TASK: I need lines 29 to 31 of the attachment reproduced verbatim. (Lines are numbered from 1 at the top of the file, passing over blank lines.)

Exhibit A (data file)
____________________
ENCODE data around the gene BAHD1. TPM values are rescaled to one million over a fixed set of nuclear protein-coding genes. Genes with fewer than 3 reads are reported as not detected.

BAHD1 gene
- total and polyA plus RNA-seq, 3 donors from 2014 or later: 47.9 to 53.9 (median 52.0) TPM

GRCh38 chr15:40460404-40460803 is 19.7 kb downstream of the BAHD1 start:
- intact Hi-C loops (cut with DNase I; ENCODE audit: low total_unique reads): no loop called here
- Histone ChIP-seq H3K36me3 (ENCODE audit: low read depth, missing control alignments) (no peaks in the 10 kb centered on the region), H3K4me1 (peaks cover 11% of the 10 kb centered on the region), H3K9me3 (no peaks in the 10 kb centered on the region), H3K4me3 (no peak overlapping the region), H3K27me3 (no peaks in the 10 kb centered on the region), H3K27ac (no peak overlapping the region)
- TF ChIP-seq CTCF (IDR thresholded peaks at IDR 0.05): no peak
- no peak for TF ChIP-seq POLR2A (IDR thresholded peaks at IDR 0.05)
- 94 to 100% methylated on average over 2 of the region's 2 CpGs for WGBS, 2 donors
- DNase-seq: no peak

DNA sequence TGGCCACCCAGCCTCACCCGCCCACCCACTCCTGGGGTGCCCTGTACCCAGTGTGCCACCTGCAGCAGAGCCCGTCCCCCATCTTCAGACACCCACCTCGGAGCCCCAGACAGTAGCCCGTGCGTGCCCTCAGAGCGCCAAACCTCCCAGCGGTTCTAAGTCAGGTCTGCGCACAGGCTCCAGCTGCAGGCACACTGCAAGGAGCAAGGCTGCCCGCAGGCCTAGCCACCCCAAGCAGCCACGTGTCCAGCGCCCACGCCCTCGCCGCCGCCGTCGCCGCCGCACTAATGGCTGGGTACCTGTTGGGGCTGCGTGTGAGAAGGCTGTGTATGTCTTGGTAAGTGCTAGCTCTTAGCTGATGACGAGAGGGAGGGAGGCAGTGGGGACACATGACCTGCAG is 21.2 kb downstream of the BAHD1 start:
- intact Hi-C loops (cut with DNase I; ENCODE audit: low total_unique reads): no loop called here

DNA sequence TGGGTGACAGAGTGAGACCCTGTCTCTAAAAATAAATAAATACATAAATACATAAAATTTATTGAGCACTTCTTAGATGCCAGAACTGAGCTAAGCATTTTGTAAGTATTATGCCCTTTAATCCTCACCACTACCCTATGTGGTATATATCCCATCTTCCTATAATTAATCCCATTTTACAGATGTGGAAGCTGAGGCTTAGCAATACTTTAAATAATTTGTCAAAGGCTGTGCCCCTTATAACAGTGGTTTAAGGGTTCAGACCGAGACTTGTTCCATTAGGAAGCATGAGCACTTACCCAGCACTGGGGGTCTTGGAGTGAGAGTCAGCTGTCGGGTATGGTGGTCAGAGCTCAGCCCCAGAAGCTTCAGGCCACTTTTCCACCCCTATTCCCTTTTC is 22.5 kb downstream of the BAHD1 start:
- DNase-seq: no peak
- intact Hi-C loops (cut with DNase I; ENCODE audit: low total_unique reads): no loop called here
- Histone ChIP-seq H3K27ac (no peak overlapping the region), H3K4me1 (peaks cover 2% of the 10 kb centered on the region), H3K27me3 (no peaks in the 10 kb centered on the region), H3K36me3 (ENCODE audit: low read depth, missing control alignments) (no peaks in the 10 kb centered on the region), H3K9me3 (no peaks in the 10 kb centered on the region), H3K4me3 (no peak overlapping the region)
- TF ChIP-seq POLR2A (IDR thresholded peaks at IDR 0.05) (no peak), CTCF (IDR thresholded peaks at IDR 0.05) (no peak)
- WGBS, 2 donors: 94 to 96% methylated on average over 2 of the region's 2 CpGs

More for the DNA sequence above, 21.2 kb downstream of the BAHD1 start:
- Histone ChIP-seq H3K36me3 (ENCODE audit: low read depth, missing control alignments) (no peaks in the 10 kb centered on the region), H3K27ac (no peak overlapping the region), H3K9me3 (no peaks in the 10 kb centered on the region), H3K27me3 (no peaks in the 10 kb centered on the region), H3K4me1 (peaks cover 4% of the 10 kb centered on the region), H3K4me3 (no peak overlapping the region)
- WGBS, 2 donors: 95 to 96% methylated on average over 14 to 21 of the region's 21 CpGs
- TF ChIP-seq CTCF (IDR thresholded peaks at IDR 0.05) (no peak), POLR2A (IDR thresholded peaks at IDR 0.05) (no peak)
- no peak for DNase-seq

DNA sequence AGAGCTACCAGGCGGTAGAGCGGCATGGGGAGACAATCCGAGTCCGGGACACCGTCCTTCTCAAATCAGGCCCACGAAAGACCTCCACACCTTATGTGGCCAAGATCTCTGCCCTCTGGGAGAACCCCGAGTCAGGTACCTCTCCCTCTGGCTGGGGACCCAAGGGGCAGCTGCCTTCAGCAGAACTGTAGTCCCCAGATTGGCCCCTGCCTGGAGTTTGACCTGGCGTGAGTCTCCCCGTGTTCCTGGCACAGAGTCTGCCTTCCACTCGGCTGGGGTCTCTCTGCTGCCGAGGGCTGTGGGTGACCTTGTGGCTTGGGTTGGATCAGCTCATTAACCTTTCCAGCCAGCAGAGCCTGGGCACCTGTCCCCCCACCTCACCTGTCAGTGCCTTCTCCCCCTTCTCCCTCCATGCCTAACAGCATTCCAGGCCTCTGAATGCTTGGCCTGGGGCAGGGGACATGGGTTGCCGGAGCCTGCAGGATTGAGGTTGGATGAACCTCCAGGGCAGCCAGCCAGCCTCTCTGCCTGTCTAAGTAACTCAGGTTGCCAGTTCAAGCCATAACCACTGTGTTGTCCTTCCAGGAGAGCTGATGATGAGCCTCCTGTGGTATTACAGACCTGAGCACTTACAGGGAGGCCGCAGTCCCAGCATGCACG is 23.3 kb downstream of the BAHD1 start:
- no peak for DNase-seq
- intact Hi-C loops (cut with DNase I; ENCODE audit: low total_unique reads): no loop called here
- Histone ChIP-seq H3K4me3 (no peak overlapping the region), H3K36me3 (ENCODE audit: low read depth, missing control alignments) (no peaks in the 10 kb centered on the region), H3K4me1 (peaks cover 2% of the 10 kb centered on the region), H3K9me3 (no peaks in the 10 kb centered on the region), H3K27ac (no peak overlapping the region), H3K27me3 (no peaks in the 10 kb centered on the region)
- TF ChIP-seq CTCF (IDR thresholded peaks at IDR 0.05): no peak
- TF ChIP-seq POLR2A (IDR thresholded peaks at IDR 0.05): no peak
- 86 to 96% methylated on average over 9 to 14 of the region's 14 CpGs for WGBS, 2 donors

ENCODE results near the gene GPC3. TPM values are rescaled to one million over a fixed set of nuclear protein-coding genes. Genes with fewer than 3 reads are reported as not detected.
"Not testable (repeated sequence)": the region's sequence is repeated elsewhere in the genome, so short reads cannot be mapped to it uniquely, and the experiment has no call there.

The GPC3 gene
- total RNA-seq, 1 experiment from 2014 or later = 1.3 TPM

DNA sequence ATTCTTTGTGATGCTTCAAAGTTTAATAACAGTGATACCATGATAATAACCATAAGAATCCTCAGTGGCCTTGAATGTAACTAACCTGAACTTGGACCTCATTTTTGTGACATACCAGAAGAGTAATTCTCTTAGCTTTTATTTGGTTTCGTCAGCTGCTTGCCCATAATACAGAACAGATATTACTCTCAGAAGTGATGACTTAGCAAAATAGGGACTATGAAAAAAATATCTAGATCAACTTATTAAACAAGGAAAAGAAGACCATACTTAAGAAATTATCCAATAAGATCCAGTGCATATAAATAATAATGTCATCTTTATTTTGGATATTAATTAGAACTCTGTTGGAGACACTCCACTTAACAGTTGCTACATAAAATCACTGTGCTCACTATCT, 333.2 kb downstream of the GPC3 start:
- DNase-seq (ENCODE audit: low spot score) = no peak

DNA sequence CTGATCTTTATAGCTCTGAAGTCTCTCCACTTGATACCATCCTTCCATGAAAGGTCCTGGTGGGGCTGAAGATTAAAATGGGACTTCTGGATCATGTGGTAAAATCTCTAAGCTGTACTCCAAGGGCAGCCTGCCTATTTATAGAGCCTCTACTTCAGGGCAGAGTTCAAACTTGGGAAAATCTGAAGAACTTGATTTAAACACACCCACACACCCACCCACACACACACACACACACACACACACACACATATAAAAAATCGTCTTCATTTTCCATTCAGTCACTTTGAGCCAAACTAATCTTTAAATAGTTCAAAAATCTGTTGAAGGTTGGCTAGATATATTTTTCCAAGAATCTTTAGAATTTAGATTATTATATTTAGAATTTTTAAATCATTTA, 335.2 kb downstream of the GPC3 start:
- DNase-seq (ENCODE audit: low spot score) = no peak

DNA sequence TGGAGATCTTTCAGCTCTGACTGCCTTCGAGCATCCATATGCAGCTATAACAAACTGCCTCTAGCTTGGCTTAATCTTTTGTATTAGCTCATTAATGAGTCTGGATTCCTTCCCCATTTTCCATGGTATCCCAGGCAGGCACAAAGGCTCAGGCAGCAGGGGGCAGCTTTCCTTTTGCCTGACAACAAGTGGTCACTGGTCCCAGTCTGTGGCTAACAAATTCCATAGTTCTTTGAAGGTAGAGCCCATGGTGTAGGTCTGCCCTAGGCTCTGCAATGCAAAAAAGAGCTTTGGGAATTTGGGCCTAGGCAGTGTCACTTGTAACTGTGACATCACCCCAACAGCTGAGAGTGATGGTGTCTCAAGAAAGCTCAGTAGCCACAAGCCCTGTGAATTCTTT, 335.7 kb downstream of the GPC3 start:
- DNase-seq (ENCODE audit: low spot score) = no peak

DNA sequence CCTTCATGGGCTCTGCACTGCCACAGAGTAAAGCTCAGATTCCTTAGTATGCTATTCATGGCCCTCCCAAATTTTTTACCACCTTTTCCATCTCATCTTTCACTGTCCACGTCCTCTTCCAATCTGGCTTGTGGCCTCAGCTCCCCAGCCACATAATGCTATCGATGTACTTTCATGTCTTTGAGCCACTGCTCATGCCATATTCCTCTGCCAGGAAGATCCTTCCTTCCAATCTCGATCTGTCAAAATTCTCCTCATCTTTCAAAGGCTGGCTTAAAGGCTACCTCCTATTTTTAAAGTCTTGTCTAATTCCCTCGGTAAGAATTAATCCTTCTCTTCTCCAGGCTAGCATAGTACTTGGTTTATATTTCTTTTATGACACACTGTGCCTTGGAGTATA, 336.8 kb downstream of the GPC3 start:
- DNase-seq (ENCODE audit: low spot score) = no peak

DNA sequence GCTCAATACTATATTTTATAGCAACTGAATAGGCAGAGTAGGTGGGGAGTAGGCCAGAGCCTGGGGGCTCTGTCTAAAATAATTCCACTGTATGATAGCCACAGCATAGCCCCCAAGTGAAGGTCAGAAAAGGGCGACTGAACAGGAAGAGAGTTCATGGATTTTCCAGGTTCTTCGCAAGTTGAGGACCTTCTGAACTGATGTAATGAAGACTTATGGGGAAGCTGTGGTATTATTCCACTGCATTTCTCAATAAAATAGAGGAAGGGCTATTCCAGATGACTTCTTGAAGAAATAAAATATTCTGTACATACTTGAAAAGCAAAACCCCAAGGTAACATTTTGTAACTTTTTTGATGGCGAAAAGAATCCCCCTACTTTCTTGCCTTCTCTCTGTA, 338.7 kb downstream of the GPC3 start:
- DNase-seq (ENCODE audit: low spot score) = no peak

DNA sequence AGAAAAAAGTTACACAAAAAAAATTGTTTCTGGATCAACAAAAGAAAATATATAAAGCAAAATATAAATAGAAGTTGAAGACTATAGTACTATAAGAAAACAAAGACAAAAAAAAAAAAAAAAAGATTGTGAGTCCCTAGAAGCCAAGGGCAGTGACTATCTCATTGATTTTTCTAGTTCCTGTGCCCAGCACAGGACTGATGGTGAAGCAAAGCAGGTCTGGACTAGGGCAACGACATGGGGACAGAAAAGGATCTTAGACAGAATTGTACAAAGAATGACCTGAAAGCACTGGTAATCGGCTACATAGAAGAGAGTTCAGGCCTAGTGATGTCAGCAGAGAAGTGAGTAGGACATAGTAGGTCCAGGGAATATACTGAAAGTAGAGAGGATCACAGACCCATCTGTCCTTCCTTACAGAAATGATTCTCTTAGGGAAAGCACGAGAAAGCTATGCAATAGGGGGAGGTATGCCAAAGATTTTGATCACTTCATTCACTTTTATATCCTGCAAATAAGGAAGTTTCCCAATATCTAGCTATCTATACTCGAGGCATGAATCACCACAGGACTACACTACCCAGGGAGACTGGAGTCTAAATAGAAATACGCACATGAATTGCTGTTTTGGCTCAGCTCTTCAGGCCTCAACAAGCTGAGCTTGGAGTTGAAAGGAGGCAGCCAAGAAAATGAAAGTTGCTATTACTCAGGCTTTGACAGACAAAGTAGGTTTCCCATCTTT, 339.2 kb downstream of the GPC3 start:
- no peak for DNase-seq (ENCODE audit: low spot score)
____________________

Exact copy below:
- TF ChIP-seq POLR2A (IDR thresholded peaks at IDR 0.05): no peak
- 86 to 96% methylated on average over 9 to 14 of the region's 14 CpGs for WGBS, 2 donors

ENCODE results near the gene GPC3. TPM values are rescaled to one million over a fixed set of nuclear protein-coding genes. Genes with fewer than 3 reads are reported as not detected.